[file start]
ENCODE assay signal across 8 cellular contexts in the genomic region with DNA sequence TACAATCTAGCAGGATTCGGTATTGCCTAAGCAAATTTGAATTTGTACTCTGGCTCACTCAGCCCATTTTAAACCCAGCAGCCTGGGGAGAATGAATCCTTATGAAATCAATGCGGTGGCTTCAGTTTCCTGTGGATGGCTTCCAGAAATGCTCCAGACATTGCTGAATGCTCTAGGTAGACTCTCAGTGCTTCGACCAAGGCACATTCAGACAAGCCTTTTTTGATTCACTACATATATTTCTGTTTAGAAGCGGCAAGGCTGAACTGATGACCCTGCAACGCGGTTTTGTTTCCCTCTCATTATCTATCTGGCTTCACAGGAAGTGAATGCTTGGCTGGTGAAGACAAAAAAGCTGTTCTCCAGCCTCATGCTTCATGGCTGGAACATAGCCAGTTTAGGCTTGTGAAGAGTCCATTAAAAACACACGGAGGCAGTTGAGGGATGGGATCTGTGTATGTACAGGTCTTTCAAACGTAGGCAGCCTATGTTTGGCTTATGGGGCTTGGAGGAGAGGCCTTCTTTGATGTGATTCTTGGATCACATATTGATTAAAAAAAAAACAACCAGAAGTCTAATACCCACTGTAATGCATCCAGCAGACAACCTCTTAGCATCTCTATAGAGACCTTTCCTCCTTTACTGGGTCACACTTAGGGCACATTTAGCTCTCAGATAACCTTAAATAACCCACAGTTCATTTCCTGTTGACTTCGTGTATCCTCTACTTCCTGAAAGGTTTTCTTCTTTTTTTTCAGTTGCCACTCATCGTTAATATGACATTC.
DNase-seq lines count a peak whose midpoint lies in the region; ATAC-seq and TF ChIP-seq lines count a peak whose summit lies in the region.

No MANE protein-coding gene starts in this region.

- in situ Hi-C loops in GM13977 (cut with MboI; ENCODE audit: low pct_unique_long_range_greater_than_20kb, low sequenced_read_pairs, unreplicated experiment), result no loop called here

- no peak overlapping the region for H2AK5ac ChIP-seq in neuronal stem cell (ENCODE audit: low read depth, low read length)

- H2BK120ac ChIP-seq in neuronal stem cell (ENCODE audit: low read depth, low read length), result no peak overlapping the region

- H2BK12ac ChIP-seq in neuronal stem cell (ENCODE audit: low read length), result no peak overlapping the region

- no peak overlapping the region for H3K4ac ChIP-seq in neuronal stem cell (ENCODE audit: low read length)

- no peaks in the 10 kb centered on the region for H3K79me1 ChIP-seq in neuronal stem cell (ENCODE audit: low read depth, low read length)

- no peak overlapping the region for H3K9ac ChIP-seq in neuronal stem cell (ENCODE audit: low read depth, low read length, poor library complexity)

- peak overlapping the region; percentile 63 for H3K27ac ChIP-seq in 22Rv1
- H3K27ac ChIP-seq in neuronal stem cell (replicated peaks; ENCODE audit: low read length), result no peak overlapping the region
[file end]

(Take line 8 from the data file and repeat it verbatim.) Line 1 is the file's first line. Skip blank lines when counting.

- no peak overlapping the region for H3K4ac ChIP-seq in neuronal stem cell (ENCODE audit: low read length)